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New standards released to ensure medical AI is safe and effective for everyone

Published on 31/10/2023

Research into the use of medical AI has been conducted in over 50 countries
Research into the use of medical AI has been conducted in over 50 countries

Healthcare professionals can harness artificial intelligence safely by following a new set of patient and industry-agreed standards.

An international initiative called STANDING Together has released new standards ensuring that medical artificial intelligence (AI) systems are developed with appropriate health datasets. These recommendations are the result of a two-year research study involving over 350 people from 58 countries, including patients, researchers, healthcare professionals, industry experts, and regulators.

STANDING Together is led by researchers at University Hospitals Birmingham NHS Foundation Trust, and the University of Birmingham. The research has been conducted with collaborators from over 30 institutions worldwide, including universities, the UK medicines regulator (the Medicines and Healthcare products Regulatory Agency, MHRA), patient groups and charities, and small and large health technology companies. The work has been funded by The Health Foundation and the NHS AI Lab and supported by the National Institute for Health and Care Research (NIHR).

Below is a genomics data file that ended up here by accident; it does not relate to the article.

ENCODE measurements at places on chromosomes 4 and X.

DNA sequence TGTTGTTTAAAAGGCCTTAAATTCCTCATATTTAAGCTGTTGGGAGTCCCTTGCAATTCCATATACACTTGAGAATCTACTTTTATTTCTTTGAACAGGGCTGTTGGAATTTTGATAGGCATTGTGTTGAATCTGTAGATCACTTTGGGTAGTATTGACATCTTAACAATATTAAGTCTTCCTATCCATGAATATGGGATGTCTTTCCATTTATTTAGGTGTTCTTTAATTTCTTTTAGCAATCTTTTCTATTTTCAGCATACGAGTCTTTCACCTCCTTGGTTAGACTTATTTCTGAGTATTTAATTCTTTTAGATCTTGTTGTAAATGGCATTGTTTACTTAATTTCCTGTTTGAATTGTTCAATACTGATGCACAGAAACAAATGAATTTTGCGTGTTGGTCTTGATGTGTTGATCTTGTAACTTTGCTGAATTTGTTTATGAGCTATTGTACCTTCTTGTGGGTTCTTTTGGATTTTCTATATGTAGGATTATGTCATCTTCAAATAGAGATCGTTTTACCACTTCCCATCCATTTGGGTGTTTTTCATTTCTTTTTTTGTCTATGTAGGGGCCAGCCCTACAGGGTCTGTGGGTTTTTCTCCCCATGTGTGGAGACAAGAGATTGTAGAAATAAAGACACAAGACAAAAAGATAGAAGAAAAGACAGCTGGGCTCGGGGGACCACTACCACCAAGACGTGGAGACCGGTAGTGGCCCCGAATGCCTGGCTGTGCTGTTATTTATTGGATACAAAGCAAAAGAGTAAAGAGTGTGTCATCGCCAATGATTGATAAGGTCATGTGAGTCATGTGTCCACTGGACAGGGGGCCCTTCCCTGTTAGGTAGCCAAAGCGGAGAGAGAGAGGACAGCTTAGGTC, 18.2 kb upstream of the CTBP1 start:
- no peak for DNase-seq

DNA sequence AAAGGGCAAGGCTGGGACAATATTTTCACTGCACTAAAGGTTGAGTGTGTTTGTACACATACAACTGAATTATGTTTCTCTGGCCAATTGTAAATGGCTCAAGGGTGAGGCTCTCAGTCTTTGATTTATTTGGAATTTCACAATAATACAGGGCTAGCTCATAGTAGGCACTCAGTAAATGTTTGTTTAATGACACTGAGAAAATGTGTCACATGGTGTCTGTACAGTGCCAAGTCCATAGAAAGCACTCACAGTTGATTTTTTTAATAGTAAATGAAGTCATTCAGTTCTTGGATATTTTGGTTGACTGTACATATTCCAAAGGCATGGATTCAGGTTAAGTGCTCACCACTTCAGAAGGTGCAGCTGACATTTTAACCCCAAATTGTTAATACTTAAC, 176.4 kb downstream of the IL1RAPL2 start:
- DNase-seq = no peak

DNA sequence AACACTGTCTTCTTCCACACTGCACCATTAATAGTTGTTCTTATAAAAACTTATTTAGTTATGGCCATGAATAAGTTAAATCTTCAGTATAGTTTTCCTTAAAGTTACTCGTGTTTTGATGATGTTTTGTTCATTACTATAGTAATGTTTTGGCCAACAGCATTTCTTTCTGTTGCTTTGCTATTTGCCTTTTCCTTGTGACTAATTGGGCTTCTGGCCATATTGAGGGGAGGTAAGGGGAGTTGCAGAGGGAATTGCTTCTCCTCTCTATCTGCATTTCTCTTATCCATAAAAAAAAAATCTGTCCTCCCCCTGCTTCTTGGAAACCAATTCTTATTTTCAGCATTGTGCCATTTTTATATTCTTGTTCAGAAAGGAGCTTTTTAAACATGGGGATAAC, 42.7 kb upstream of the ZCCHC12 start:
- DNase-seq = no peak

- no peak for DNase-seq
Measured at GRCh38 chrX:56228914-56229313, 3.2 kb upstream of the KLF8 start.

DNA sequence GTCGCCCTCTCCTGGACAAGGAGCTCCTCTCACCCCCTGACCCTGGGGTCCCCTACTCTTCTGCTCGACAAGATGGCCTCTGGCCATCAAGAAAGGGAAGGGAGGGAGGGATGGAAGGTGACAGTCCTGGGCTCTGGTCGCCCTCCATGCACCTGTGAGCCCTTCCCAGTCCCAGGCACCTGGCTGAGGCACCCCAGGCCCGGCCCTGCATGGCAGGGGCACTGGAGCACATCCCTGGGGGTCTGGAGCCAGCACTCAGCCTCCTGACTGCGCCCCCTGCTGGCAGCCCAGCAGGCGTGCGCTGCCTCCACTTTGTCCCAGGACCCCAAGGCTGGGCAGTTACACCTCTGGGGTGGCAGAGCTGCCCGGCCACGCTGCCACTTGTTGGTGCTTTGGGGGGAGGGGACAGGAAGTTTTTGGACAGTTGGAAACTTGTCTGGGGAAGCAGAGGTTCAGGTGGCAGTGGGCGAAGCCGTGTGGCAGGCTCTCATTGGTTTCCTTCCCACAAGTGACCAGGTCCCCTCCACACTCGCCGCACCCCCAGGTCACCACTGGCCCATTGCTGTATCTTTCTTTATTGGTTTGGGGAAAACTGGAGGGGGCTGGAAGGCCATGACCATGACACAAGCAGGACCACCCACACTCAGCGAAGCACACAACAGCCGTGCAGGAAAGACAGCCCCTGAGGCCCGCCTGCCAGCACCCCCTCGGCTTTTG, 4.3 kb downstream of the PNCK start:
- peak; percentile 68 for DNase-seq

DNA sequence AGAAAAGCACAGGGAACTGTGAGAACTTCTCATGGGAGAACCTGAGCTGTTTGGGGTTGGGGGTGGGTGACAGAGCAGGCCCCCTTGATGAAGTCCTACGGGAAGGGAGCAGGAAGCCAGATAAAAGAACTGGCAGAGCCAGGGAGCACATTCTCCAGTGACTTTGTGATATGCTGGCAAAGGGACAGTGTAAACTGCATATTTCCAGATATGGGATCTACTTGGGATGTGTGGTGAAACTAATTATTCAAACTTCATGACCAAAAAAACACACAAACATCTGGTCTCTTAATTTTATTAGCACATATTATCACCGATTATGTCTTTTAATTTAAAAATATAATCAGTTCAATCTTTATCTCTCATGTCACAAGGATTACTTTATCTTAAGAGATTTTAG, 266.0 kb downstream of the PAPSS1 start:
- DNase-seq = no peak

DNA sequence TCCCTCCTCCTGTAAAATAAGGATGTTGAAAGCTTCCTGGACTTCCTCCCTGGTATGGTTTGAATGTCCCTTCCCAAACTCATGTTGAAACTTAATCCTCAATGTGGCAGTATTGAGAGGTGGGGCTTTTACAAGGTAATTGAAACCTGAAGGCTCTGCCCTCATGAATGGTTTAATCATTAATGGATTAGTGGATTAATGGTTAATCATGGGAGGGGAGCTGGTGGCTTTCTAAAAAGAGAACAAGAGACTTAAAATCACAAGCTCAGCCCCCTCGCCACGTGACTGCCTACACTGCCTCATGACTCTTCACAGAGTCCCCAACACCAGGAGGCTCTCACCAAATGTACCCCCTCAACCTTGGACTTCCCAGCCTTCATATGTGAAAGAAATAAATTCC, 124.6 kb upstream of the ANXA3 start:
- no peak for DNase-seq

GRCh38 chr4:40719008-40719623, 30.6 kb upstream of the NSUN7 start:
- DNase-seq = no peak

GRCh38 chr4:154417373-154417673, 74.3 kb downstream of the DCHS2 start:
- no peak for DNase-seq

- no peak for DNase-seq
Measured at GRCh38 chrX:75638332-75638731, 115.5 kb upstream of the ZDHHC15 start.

The STANDING Together recommendations ensure that the full diversity of people, that AI systems will be used for, is represented in health datasets. This is imperative as AI systems are less likely to work well for people who aren’t properly represented in datasets – and may even be harmful. People who are in minority groups are particularly likely to be under-represented in datasets.

The recommendations provide guidance on collecting and reporting details such as age, sex, gender, race, ethnicity, and other important characteristics. They also recommend that any limitations of the dataset should be transparently reported to ensure that developers creating AI systems can choose the best data for their purpose. Guidance is also given on how to identify those who may be harmed when medical AI systems are used, allowing this risk to be reduced.

Lead researcher, Ophthalmology Specialist Trainee and Research Fellow at UHB, Dr Xiaoxuan Liu said: “AI models are underpinned by data, which captures a wealth of information. When dealing with health data, this information can unfortunately include existing health inequalities. These inequalities can come about in many ways, including underrepresentation of particular groups, or as a reflection of structural biases within wider society. It is vital that anyone using data to develop new innovations (including AI) are aware of any biases, and that they are accounted for. As we move towards an AI-enabled future, we can ensure these technologies don’t just work on average, but that they work for all.”